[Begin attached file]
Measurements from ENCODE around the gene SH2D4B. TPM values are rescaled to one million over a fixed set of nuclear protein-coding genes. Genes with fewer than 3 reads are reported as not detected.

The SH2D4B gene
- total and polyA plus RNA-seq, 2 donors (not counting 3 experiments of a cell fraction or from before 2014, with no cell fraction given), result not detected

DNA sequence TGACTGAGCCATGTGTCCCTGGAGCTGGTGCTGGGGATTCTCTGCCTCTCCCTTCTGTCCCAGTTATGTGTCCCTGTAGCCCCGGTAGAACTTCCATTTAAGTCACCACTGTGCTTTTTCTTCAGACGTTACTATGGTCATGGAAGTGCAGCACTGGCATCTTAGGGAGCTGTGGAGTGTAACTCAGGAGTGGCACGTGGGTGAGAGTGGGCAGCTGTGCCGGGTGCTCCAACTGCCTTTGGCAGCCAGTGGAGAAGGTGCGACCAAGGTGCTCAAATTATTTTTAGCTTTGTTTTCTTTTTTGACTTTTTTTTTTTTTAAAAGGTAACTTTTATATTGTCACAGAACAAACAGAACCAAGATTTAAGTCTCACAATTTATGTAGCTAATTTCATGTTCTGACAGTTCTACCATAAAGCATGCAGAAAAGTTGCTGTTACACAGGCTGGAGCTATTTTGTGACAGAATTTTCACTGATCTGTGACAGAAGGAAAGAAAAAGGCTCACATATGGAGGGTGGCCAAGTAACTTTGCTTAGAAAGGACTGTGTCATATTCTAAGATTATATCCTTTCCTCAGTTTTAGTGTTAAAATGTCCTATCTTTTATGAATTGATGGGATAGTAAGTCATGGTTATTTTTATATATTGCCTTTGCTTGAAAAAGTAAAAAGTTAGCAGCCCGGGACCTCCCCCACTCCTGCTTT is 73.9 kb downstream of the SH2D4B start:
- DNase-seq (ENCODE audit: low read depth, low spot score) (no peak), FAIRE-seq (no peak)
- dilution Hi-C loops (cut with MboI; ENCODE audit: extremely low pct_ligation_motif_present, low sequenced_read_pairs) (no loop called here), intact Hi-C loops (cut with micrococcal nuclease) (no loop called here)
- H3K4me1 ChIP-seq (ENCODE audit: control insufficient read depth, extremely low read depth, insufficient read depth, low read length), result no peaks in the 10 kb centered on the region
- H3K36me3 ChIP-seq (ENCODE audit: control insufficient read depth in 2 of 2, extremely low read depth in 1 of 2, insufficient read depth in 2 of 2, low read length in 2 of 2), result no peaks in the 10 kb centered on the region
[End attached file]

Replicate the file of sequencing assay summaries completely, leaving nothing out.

Measurements from ENCODE around the gene SH2D4B. TPM values are rescaled to one million over a fixed set of nuclear protein-coding genes. Genes with fewer than 3 reads are reported as not detected.

The SH2D4B gene
- total and polyA plus RNA-seq, 2 donors (not counting 3 experiments of a cell fraction or from before 2014, with no cell fraction given), result not detected

DNA sequence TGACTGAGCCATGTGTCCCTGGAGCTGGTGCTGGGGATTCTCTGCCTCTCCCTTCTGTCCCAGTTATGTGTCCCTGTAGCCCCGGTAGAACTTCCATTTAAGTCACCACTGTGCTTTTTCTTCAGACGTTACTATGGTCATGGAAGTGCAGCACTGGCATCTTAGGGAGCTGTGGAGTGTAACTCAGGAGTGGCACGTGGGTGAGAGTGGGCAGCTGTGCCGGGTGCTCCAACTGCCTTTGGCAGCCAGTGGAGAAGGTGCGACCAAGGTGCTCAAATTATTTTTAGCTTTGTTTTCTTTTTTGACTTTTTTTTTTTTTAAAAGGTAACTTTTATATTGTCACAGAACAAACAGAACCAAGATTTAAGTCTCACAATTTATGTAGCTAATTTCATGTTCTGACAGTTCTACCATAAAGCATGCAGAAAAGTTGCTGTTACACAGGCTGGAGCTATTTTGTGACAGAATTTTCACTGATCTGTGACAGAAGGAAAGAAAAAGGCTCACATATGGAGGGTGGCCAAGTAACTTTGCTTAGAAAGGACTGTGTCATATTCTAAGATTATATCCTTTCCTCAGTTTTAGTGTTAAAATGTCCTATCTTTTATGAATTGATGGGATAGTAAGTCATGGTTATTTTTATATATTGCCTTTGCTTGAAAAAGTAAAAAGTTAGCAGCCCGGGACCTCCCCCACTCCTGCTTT is 73.9 kb downstream of the SH2D4B start:
- DNase-seq (ENCODE audit: low read depth, low spot score) (no peak), FAIRE-seq (no peak)
- dilution Hi-C loops (cut with MboI; ENCODE audit: extremely low pct_ligation_motif_present, low sequenced_read_pairs) (no loop called here), intact Hi-C loops (cut with micrococcal nuclease) (no loop called here)
- H3K4me1 ChIP-seq (ENCODE audit: control insufficient read depth, extremely low read depth, insufficient read depth, low read length), result no peaks in the 10 kb centered on the region
- H3K36me3 ChIP-seq (ENCODE audit: control insufficient read depth in 2 of 2, extremely low read depth in 1 of 2, insufficient read depth in 2 of 2, low read length in 2 of 2), result no peaks in the 10 kb centered on the region